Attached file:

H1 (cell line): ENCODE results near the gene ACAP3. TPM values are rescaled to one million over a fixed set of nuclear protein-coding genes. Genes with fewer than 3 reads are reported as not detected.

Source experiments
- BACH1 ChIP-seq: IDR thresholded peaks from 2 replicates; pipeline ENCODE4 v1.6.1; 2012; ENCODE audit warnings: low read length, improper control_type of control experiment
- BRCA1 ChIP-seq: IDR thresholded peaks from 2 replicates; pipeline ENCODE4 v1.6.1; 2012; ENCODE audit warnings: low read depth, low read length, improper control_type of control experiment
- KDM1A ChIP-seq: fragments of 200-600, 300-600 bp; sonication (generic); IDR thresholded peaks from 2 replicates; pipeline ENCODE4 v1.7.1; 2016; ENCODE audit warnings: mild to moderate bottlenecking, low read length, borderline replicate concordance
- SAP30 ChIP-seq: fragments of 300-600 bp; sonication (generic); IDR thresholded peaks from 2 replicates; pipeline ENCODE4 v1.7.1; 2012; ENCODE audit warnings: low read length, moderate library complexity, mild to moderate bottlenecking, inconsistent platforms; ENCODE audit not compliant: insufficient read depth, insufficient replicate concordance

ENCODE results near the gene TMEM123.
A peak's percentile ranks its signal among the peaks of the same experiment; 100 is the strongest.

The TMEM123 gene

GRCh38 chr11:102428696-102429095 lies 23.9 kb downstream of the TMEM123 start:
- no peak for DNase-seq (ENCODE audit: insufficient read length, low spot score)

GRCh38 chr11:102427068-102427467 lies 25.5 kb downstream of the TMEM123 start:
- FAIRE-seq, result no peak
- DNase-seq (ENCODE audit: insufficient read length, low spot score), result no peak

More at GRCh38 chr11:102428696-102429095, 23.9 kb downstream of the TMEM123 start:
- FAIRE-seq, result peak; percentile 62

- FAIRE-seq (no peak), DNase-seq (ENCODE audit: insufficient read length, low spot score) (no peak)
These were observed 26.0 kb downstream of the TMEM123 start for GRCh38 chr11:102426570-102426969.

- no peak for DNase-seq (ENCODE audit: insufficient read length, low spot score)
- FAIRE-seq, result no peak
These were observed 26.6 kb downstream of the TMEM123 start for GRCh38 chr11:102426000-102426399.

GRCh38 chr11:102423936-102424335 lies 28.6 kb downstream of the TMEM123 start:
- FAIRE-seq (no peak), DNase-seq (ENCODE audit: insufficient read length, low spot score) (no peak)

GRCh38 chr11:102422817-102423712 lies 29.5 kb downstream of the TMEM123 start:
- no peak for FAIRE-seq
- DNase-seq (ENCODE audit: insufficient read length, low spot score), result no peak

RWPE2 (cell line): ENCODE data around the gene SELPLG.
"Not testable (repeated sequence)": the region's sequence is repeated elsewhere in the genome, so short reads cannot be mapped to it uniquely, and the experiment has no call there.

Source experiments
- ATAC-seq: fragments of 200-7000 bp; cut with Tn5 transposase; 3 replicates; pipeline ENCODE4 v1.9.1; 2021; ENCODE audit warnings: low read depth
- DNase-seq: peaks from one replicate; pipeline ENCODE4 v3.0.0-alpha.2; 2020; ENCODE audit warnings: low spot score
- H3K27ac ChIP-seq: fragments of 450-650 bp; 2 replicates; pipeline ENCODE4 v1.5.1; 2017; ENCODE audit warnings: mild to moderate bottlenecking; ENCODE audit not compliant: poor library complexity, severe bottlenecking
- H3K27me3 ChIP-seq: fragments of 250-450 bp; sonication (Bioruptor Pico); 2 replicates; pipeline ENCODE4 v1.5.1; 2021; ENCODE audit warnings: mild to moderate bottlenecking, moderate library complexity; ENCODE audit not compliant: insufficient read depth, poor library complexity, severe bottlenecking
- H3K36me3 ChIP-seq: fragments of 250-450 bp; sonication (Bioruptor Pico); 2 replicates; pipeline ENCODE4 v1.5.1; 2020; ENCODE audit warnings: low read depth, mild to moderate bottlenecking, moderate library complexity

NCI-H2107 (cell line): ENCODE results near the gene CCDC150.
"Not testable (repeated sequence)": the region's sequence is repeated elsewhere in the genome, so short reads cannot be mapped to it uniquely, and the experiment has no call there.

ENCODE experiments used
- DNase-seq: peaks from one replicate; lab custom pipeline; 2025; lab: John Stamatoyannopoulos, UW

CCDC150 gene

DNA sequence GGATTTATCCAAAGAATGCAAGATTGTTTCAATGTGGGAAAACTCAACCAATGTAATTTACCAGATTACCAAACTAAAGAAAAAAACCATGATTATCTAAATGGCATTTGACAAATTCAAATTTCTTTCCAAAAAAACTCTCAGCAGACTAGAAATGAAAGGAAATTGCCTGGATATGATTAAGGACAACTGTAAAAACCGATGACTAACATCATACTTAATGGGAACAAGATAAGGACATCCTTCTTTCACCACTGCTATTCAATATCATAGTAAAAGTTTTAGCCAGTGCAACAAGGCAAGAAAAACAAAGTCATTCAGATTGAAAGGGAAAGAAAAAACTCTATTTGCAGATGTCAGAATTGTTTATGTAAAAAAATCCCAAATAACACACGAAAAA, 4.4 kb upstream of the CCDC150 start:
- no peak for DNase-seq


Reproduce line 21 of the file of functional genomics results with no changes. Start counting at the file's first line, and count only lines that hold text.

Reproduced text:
These were observed 26.6 kb downstream of the TMEM123 start for GRCh38 chr11:102426000-102426399.